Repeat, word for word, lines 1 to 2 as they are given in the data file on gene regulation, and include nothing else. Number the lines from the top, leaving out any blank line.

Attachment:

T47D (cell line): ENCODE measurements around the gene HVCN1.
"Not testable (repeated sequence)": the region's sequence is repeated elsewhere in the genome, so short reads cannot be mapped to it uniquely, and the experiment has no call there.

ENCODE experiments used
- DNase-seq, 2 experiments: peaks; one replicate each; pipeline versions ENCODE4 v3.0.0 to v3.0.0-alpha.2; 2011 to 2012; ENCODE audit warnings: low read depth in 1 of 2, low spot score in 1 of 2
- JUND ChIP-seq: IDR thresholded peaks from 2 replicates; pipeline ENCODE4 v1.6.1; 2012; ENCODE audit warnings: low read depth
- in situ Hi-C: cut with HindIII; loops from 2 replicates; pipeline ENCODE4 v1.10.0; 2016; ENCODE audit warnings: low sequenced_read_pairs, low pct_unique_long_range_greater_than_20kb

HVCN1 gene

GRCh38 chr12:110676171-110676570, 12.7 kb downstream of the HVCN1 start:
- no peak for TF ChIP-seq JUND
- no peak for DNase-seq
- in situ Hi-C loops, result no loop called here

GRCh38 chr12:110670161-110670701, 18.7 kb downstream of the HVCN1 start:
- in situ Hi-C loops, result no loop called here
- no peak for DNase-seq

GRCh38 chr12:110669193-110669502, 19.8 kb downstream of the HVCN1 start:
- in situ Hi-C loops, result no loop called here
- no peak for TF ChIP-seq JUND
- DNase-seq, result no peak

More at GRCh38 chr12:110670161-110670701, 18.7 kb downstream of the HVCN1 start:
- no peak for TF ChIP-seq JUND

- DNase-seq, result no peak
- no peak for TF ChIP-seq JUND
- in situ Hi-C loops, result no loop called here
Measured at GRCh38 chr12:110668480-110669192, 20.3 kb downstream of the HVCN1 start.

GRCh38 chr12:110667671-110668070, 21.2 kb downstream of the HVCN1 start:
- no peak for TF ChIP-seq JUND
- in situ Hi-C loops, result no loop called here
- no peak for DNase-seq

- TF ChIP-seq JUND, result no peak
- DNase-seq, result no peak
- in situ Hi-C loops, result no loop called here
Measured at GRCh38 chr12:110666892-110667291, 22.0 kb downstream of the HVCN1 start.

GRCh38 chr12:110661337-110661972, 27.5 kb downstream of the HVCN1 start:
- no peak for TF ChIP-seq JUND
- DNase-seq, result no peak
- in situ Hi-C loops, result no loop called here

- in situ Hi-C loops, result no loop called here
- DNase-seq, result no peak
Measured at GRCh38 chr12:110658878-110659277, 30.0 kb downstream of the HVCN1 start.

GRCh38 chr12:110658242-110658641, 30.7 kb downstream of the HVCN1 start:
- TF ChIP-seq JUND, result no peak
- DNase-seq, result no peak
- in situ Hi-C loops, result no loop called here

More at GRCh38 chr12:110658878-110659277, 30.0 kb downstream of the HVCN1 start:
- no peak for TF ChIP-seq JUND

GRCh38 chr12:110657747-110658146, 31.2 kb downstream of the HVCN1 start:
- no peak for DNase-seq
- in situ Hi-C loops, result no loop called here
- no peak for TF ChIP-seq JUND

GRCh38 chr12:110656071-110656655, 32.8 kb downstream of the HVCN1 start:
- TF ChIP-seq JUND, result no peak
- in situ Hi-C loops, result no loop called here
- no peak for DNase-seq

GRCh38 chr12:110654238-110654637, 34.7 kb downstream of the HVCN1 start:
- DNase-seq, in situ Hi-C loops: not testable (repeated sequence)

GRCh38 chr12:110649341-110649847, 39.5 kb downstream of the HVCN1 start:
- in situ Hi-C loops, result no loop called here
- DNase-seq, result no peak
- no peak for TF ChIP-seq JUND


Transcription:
T47D (cell line): ENCODE measurements around the gene HVCN1.
"Not testable (repeated sequence)": the region's sequence is repeated elsewhere in the genome, so short reads cannot be mapped to it uniquely, and the experiment has no call there.